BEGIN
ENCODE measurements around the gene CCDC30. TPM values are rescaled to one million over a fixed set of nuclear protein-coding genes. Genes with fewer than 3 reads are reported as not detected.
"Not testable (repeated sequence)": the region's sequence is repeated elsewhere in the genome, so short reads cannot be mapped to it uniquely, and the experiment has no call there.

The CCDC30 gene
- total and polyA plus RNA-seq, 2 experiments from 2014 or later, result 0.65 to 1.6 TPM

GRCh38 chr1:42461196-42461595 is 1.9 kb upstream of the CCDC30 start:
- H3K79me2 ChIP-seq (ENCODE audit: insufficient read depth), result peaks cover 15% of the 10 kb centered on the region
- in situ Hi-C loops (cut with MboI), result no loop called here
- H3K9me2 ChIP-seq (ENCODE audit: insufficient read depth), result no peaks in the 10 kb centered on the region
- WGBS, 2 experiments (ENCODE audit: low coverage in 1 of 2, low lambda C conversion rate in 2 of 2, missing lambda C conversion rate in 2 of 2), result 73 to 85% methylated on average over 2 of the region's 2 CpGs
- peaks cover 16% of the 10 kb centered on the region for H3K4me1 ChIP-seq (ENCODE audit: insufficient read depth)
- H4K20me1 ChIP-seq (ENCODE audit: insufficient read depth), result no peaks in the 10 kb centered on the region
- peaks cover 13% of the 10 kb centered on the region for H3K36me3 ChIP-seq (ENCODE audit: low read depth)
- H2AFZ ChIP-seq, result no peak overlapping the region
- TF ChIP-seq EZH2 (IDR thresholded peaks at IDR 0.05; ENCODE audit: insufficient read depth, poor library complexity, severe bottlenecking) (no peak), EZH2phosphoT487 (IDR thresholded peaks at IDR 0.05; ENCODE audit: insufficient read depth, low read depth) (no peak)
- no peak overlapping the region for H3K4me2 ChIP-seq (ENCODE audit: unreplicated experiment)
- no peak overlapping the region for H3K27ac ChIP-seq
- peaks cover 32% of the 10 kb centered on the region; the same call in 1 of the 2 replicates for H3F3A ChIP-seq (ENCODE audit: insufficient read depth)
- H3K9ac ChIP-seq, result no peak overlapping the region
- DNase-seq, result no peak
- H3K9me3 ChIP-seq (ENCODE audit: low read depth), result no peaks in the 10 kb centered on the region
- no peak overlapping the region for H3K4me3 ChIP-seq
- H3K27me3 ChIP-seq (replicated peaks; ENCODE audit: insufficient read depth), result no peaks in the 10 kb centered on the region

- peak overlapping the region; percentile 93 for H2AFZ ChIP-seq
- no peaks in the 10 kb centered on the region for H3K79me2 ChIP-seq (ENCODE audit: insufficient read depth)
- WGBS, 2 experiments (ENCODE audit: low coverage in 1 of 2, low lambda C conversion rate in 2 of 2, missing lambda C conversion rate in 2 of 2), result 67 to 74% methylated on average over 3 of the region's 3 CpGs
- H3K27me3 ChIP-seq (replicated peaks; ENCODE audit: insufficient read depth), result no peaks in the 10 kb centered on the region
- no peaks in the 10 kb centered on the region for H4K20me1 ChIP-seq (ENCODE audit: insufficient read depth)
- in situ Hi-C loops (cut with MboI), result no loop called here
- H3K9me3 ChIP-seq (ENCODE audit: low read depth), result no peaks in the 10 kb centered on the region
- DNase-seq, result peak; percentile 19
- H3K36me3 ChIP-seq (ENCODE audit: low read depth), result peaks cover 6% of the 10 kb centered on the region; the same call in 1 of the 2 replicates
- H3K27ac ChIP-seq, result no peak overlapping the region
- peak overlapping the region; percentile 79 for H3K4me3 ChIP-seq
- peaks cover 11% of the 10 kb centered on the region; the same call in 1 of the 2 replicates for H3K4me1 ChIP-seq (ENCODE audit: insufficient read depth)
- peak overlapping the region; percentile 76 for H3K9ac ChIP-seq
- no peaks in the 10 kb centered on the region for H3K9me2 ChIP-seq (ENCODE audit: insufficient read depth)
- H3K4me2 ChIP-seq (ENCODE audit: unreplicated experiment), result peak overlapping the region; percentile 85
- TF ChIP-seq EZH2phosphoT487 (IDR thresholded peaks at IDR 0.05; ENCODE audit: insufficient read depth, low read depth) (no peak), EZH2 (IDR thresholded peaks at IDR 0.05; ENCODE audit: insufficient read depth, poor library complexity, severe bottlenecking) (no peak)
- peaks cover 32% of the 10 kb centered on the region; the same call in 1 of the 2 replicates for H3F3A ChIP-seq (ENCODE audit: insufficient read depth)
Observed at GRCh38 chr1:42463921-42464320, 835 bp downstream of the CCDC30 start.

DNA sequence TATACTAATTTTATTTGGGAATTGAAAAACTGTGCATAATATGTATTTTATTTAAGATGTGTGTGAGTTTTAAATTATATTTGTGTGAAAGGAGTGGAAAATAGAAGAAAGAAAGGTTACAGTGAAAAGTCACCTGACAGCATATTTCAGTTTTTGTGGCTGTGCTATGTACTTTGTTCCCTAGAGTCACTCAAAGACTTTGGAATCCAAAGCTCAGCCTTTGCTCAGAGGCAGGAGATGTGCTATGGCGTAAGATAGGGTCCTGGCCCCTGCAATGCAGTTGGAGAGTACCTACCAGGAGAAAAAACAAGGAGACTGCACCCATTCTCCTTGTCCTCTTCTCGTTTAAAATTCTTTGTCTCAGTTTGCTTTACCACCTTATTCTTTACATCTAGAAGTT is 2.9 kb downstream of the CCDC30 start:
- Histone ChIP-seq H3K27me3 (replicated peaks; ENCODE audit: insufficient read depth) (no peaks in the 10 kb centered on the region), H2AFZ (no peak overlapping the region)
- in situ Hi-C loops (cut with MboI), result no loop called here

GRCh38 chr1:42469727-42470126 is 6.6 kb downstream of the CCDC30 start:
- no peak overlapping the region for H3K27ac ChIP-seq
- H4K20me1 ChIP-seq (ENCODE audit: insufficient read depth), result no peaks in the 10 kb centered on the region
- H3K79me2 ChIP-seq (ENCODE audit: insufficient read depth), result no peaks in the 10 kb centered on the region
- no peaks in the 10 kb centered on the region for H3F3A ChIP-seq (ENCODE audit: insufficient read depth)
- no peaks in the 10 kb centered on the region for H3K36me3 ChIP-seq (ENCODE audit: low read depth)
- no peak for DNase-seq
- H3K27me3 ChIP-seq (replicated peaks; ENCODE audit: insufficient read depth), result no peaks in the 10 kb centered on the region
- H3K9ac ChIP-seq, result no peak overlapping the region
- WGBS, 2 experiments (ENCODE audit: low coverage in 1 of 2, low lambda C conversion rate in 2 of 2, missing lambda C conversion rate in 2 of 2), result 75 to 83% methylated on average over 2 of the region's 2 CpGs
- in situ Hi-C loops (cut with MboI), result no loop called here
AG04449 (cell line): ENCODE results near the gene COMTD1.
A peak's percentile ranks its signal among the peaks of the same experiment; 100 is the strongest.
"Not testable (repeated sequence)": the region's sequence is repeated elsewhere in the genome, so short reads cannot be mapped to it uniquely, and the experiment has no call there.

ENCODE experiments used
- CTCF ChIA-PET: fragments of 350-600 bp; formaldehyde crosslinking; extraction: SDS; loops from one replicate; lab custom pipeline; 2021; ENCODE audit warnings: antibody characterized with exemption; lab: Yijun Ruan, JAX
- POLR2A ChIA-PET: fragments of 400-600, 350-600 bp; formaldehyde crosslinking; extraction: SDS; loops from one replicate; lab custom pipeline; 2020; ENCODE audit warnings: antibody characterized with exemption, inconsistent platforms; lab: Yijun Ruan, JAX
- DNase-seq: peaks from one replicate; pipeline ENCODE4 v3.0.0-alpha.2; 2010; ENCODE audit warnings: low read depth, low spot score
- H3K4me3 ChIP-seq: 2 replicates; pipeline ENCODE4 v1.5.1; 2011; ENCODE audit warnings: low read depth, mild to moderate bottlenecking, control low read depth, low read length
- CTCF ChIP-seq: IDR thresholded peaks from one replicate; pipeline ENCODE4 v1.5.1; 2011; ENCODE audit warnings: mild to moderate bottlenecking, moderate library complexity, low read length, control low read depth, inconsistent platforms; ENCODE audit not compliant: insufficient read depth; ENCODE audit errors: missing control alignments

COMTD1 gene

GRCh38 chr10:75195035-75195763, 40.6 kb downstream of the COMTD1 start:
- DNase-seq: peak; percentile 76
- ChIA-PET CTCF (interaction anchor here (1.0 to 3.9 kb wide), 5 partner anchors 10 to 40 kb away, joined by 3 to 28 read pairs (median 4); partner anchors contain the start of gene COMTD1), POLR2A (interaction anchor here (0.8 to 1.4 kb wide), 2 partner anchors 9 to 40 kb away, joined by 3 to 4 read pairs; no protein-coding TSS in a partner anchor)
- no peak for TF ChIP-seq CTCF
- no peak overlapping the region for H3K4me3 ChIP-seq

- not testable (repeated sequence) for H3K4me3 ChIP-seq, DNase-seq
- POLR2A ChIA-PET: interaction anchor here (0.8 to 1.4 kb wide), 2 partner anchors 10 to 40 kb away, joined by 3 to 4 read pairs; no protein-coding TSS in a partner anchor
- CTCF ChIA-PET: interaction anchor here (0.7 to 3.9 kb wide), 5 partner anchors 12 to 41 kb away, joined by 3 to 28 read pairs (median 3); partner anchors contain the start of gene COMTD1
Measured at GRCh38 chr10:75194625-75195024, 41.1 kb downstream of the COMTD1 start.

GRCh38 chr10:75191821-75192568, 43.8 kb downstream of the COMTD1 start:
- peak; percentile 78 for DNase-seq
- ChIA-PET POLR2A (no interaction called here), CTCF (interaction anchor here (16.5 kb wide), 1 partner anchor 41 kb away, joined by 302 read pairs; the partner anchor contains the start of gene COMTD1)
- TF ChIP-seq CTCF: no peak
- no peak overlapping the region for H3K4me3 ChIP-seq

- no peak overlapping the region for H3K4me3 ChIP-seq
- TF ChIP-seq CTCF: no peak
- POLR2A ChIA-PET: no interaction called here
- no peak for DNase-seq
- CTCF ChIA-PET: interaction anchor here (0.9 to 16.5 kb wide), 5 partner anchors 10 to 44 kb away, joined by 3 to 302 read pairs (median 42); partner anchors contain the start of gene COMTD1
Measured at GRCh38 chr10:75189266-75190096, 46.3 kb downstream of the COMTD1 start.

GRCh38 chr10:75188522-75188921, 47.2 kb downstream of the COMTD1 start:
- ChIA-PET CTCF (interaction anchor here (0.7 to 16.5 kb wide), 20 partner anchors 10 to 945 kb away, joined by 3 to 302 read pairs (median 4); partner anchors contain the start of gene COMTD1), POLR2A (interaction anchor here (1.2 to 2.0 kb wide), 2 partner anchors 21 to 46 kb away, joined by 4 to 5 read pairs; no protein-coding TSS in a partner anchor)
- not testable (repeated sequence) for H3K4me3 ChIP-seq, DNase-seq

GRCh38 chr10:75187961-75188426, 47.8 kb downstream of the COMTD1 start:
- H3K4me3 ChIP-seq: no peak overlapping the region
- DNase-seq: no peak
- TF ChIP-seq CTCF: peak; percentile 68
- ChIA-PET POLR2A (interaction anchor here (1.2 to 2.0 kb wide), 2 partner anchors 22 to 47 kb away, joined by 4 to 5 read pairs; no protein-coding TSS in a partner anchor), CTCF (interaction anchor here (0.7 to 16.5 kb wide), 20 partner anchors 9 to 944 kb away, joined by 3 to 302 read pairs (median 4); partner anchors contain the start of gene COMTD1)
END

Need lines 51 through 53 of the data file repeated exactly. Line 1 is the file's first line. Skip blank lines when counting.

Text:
- H3K27me3 ChIP-seq (replicated peaks; ENCODE audit: insufficient read depth), result no peaks in the 10 kb centered on the region
- H3K9ac ChIP-seq, result no peak overlapping the region
- WGBS, 2 experiments (ENCODE audit: low coverage in 1 of 2, low lambda C conversion rate in 2 of 2, missing lambda C conversion rate in 2 of 2), result 75 to 83% methylated on average over 2 of the region's 2 CpGs